For two years more Leovigild was occupied in putting down sporadic rebellions of the Roman provincials in all the more remote and mountainous corners of Spain—especially in Cantabria, on the shores of the Gulf of Biscay, and among the Murcian mountains in the South. He captured and put to death Aspidius and Abundantius, the chief leaders of these revolts, and punished their followers by wholesale executions. At last, after eight years of war, the whole of the ancient Visigothic dominions, save the towns on the Andalusian coast, were once more subdued and under control (576).
The hand of Leovigild was no less hard upon the factious nobility of his own nation than upon the foreign enemies of Spain. He sought out and executed, one after another, all the more unruly of the Visigothic chiefs—'all the race of men who had been wont to slay their kings,' as a Frankish chronicler styled them. In their stead he appointed counts and dukes from among his own comitatus, whom he thought that he could trust. At last the king's mandate was obeyed through all the realm, from Nismes to Seville, as it had never been obeyed before, and it seemed likely that a strong autocratic royalty would prevail among the Visigoths as it did among the Franks. Leovigild now fixed his court permanently at Toledo, and assumed all the splendour and state of the ancient Roman Caesars—the diadem, the sceptre, the purple robe, and golden throne. Before him the kings of the Visigoths had been indistinguishable in manners and apparel from their own nobles; they only differed from them by bearing the royal name, and keeping- up a larger body of oath-bound saiones. At the same that he fixed his seat at Toledo, Leovigild took another opportunity of asserting his power and independence. The coinage of the Visigoths had hitherto been a mere barbarous imitation of the imperial currency of Rome and Constantinople, but from henceforth the name of the Gothic king was placed upon all the gold tremisses of Spain. For a few years Leovigild added the name of Justin n. to his own, but he soon cast away the last sign of the old dependence on the empire, and the inscription, Livigildvs Incutvs Rex, was the sign of the disavowal of the last nominal connection of Spain with the heirs of Constantine.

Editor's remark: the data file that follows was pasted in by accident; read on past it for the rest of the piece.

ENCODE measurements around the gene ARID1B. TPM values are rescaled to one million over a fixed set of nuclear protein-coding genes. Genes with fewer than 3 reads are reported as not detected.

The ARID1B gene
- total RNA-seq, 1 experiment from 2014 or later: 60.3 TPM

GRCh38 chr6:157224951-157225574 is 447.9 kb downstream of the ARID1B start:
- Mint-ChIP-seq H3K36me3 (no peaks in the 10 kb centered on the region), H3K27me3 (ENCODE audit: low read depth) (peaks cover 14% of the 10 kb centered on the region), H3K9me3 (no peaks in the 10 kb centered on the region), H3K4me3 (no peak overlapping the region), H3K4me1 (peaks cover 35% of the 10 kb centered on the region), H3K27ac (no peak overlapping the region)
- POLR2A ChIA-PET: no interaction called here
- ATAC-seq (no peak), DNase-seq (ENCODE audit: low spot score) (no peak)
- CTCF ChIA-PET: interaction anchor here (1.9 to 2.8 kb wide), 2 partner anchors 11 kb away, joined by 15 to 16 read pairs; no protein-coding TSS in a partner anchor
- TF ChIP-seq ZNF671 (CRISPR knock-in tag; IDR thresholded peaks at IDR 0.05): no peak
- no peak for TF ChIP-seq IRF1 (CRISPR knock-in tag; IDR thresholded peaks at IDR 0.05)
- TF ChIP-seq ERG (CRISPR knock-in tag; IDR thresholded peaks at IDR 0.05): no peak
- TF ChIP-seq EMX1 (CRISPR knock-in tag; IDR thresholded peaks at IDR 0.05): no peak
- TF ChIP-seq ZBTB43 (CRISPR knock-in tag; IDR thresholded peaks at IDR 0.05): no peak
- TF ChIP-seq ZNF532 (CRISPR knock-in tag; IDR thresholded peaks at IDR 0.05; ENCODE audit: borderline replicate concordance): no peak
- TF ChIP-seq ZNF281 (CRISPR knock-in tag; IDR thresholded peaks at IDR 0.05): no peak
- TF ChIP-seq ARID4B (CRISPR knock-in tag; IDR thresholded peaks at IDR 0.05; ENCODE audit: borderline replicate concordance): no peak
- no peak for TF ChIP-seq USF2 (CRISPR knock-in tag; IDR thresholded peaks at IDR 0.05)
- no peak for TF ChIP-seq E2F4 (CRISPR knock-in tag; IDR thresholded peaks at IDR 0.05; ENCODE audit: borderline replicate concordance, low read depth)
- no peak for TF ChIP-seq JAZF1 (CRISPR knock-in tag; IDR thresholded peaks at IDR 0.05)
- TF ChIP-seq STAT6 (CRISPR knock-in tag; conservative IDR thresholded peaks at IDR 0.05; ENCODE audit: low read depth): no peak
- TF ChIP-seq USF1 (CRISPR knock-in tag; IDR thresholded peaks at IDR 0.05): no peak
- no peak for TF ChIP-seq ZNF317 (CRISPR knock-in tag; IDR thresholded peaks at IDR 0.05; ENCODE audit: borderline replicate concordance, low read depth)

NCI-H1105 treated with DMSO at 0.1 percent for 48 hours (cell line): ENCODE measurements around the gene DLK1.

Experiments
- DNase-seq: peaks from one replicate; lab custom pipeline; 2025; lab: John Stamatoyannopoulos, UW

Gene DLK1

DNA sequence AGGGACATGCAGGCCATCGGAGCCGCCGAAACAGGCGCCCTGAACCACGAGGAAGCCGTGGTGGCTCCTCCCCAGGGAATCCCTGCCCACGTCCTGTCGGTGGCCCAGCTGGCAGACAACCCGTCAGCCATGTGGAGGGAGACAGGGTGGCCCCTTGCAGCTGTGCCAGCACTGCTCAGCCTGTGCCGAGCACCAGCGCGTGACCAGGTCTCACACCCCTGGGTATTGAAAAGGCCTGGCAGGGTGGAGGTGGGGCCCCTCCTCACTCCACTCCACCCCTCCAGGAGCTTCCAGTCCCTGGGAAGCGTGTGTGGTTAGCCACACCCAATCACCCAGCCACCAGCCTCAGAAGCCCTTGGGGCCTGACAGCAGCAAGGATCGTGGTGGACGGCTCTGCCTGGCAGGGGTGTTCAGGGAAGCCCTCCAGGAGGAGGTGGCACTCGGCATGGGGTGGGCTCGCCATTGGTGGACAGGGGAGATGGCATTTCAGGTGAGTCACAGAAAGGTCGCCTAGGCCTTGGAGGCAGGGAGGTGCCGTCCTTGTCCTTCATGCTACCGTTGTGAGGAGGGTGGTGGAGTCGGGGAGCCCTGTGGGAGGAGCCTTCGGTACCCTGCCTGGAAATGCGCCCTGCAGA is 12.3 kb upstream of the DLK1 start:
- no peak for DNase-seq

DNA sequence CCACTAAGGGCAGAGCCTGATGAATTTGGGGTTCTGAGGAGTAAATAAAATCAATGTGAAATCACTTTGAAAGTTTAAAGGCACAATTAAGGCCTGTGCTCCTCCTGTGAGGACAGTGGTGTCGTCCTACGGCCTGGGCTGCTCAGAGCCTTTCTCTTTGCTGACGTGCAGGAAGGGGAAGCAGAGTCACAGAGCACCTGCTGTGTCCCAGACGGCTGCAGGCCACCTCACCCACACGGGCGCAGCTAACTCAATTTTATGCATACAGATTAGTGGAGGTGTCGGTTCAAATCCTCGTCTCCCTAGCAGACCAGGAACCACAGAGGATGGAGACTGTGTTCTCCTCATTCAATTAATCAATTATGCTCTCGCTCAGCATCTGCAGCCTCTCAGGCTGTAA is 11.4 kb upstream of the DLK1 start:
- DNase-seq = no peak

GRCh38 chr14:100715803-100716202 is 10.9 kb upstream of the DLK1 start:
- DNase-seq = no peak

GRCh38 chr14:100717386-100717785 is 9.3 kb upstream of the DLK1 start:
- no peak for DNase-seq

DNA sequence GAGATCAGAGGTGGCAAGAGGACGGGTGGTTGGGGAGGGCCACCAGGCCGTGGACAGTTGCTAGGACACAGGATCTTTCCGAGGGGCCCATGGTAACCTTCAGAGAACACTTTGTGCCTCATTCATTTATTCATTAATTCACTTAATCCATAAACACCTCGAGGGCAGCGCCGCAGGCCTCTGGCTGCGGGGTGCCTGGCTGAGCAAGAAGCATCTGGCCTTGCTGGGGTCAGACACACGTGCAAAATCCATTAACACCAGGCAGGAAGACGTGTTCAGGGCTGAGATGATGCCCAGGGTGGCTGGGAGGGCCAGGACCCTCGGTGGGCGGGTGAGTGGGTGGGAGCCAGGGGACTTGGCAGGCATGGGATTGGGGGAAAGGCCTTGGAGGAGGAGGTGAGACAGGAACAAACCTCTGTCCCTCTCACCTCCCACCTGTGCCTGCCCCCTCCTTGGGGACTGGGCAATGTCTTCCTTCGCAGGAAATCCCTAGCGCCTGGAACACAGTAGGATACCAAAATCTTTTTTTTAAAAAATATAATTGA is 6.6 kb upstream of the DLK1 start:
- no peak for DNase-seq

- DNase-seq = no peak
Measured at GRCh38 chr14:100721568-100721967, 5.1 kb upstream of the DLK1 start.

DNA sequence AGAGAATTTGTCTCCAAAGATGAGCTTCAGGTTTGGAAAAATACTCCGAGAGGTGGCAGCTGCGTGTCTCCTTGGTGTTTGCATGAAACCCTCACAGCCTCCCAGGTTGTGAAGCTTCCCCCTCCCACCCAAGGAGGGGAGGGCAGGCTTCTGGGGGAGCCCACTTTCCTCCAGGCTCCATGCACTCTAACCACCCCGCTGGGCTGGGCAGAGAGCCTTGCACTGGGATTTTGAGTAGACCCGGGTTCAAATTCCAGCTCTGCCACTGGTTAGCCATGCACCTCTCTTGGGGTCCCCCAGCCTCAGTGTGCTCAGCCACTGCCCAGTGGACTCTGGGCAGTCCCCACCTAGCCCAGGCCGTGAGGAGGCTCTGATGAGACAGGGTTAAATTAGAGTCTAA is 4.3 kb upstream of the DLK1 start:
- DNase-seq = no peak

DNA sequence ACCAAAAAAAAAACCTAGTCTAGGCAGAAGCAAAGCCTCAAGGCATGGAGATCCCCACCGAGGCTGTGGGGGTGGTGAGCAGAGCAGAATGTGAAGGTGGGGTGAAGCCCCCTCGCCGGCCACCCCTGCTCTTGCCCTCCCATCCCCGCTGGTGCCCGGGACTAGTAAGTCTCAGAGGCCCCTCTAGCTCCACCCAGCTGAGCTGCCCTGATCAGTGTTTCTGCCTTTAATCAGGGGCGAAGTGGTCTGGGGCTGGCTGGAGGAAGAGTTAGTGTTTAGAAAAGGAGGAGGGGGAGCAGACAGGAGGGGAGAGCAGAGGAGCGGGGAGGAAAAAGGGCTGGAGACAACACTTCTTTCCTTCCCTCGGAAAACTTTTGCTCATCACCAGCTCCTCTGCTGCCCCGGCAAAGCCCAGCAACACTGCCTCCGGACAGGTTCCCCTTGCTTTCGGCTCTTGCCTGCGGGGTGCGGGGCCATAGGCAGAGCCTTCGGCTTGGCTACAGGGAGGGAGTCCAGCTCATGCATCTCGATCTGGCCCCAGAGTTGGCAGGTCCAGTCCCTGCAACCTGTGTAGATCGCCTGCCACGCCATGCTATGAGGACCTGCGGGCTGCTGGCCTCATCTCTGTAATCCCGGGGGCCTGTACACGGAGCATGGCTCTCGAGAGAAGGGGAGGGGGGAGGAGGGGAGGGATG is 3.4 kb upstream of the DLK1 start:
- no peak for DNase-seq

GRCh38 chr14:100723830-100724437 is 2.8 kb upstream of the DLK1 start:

The troubles of Leovigild, however, had not yet come to an end. His worst enemies were to be those of his own house Before his accession to the throne he had married, contrary to Gothic custom, a noble Roman lady, named Theodosia, daughter of Severianus, sometime governor of Carthagena. By her he had two sons, Hermenegild and Reccared. When she died he endeavoured to strengthen his position by marrying Godiswintha, the widow of his predecessor Athanagild; and some years later, when his son Hermenegild reached manhood, he determined to seek for him another bride from the family of Athanagild. Accordingly he asked for, and obtained the hand of his wife's granddaughter, Ingunthis, the daughter of Sigibert